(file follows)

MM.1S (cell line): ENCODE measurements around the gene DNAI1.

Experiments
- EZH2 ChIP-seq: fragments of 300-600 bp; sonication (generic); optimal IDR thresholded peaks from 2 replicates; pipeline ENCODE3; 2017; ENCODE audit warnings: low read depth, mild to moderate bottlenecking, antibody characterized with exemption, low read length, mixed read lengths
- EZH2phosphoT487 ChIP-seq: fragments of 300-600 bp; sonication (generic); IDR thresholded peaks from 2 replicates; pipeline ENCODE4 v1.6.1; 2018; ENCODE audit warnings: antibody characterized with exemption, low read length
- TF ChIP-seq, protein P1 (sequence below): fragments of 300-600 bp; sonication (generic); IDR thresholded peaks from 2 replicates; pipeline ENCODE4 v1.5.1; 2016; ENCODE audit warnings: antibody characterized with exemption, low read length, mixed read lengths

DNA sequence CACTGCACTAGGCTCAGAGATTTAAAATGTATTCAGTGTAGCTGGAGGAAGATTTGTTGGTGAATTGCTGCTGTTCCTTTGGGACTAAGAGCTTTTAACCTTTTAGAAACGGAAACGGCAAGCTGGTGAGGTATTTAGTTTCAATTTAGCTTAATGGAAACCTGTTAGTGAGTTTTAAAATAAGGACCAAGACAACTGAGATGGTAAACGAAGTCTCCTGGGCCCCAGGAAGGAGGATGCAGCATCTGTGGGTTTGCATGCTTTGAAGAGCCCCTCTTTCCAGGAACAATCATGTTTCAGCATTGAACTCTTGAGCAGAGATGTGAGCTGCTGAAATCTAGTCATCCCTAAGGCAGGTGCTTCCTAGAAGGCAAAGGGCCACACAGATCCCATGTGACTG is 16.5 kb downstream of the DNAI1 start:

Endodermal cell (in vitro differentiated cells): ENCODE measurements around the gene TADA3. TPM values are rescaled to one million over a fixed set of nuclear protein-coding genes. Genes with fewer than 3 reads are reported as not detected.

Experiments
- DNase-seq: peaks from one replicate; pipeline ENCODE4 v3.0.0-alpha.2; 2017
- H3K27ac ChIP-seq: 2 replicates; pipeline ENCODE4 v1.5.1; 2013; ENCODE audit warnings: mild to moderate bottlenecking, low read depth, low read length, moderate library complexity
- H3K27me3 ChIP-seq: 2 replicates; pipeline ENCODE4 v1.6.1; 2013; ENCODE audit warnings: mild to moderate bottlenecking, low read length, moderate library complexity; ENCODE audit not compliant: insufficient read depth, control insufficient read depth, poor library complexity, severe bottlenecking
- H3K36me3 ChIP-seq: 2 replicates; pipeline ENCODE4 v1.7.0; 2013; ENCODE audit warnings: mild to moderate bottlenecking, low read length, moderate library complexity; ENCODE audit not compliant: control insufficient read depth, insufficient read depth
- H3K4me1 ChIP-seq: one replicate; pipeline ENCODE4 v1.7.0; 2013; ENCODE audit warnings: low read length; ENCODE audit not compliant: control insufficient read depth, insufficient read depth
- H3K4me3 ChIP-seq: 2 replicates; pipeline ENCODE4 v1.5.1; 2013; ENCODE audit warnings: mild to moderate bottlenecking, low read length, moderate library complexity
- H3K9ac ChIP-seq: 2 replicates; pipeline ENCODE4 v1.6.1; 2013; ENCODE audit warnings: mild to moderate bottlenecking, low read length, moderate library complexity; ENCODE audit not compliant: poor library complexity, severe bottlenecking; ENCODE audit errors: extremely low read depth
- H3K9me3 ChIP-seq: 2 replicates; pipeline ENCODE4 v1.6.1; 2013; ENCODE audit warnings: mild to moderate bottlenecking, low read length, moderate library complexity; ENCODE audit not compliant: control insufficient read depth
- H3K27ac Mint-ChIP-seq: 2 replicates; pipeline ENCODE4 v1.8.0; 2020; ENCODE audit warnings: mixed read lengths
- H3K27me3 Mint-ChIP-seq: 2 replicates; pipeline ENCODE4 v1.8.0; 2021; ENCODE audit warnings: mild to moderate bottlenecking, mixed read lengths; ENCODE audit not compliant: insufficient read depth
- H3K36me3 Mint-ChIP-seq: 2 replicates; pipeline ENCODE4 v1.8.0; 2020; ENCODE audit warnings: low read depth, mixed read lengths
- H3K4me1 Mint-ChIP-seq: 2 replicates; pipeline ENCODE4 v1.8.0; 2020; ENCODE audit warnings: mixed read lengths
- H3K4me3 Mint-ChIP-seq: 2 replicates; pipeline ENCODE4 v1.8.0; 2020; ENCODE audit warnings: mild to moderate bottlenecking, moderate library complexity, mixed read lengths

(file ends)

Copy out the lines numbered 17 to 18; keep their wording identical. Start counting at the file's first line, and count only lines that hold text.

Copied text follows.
- H3K27ac Mint-ChIP-seq: 2 replicates; pipeline ENCODE4 v1.8.0; 2020; ENCODE audit warnings: mixed read lengths
- H3K27me3 Mint-ChIP-seq: 2 replicates; pipeline ENCODE4 v1.8.0; 2021; ENCODE audit warnings: mild to moderate bottlenecking, mixed read lengths; ENCODE audit not compliant: insufficient read depth